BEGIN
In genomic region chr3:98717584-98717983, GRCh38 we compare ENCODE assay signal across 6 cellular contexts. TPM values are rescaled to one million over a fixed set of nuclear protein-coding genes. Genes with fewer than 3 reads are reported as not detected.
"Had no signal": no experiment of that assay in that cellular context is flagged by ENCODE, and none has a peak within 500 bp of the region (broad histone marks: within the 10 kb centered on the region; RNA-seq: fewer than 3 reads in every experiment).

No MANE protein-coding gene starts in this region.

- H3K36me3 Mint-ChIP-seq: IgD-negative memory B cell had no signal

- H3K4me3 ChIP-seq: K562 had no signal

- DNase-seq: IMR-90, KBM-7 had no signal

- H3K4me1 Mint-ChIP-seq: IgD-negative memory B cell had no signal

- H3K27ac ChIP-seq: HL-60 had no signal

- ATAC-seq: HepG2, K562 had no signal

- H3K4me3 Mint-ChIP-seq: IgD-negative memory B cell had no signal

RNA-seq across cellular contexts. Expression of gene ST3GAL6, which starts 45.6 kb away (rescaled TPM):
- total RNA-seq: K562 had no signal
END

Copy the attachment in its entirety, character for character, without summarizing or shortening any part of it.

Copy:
In genomic region chr3:98717584-98717983, GRCh38 we compare ENCODE assay signal across 6 cellular contexts. TPM values are rescaled to one million over a fixed set of nuclear protein-coding genes. Genes with fewer than 3 reads are reported as not detected.
"Had no signal": no experiment of that assay in that cellular context is flagged by ENCODE, and none has a peak within 500 bp of the region (broad histone marks: within the 10 kb centered on the region; RNA-seq: fewer than 3 reads in every experiment).

No MANE protein-coding gene starts in this region.

- H3K36me3 Mint-ChIP-seq: IgD-negative memory B cell had no signal

- H3K4me3 ChIP-seq: K562 had no signal

- DNase-seq: IMR-90, KBM-7 had no signal

- H3K4me1 Mint-ChIP-seq: IgD-negative memory B cell had no signal

- H3K27ac ChIP-seq: HL-60 had no signal

- ATAC-seq: HepG2, K562 had no signal

- H3K4me3 Mint-ChIP-seq: IgD-negative memory B cell had no signal

RNA-seq across cellular contexts. Expression of gene ST3GAL6, which starts 45.6 kb away (rescaled TPM):
- total RNA-seq: K562 had no signal